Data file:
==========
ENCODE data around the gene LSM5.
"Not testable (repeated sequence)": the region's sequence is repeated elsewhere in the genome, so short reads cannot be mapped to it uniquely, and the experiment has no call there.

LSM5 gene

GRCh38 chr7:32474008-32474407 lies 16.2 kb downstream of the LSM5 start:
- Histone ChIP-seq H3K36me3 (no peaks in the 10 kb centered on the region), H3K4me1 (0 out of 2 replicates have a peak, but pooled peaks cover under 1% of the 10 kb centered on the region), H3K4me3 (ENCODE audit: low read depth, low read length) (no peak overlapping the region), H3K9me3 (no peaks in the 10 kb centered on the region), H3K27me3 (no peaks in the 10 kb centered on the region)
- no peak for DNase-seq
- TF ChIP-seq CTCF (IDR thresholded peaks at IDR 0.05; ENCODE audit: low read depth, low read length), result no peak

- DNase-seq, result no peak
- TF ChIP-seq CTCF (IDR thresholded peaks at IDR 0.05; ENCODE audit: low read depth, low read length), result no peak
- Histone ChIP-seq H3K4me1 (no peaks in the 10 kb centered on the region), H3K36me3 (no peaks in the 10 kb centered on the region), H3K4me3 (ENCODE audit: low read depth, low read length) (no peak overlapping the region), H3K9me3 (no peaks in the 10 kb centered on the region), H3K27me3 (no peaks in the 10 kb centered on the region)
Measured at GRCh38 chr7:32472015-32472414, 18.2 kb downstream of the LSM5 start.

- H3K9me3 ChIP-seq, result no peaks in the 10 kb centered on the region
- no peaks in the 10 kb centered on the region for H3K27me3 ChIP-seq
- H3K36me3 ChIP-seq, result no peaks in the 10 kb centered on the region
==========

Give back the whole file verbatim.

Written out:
ENCODE data around the gene LSM5.
"Not testable (repeated sequence)": the region's sequence is repeated elsewhere in the genome, so short reads cannot be mapped to it uniquely, and the experiment has no call there.

LSM5 gene

GRCh38 chr7:32474008-32474407 lies 16.2 kb downstream of the LSM5 start:
- Histone ChIP-seq H3K36me3 (no peaks in the 10 kb centered on the region), H3K4me1 (0 out of 2 replicates have a peak, but pooled peaks cover under 1% of the 10 kb centered on the region), H3K4me3 (ENCODE audit: low read depth, low read length) (no peak overlapping the region), H3K9me3 (no peaks in the 10 kb centered on the region), H3K27me3 (no peaks in the 10 kb centered on the region)
- no peak for DNase-seq
- TF ChIP-seq CTCF (IDR thresholded peaks at IDR 0.05; ENCODE audit: low read depth, low read length), result no peak

- DNase-seq, result no peak
- TF ChIP-seq CTCF (IDR thresholded peaks at IDR 0.05; ENCODE audit: low read depth, low read length), result no peak
- Histone ChIP-seq H3K4me1 (no peaks in the 10 kb centered on the region), H3K36me3 (no peaks in the 10 kb centered on the region), H3K4me3 (ENCODE audit: low read depth, low read length) (no peak overlapping the region), H3K9me3 (no peaks in the 10 kb centered on the region), H3K27me3 (no peaks in the 10 kb centered on the region)
Measured at GRCh38 chr7:32472015-32472414, 18.2 kb downstream of the LSM5 start.

- H3K9me3 ChIP-seq, result no peaks in the 10 kb centered on the region
- no peaks in the 10 kb centered on the region for H3K27me3 ChIP-seq
- H3K36me3 ChIP-seq, result no peaks in the 10 kb centered on the region